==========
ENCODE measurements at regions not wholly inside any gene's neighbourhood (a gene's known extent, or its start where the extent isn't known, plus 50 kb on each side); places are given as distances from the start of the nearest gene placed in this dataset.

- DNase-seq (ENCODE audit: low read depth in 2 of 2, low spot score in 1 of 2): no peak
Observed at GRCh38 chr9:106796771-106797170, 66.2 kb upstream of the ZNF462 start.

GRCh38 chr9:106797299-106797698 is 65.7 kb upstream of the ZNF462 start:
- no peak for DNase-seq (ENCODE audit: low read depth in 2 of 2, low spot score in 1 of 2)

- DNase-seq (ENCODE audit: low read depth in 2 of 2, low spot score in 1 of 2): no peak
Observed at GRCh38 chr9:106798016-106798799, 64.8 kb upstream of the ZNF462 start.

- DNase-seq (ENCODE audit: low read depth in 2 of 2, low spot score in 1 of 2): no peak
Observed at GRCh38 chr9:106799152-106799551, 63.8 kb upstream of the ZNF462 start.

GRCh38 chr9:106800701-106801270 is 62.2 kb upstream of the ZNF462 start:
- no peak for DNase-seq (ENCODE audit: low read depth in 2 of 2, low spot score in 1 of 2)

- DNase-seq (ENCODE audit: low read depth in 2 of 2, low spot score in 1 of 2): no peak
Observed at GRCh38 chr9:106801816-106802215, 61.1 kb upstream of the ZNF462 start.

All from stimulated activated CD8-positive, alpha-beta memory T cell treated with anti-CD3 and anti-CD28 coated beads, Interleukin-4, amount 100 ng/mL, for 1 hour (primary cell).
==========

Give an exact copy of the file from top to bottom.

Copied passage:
ENCODE measurements at regions not wholly inside any gene's neighbourhood (a gene's known extent, or its start where the extent isn't known, plus 50 kb on each side); places are given as distances from the start of the nearest gene placed in this dataset.

- DNase-seq (ENCODE audit: low read depth in 2 of 2, low spot score in 1 of 2): no peak
Observed at GRCh38 chr9:106796771-106797170, 66.2 kb upstream of the ZNF462 start.

GRCh38 chr9:106797299-106797698 is 65.7 kb upstream of the ZNF462 start:
- no peak for DNase-seq (ENCODE audit: low read depth in 2 of 2, low spot score in 1 of 2)

- DNase-seq (ENCODE audit: low read depth in 2 of 2, low spot score in 1 of 2): no peak
Observed at GRCh38 chr9:106798016-106798799, 64.8 kb upstream of the ZNF462 start.

- DNase-seq (ENCODE audit: low read depth in 2 of 2, low spot score in 1 of 2): no peak
Observed at GRCh38 chr9:106799152-106799551, 63.8 kb upstream of the ZNF462 start.

GRCh38 chr9:106800701-106801270 is 62.2 kb upstream of the ZNF462 start:
- no peak for DNase-seq (ENCODE audit: low read depth in 2 of 2, low spot score in 1 of 2)

- DNase-seq (ENCODE audit: low read depth in 2 of 2, low spot score in 1 of 2): no peak
Observed at GRCh38 chr9:106801816-106802215, 61.1 kb upstream of the ZNF462 start.

All from stimulated activated CD8-positive, alpha-beta memory T cell treated with anti-CD3 and anti-CD28 coated beads, Interleukin-4, amount 100 ng/mL, for 1 hour (primary cell).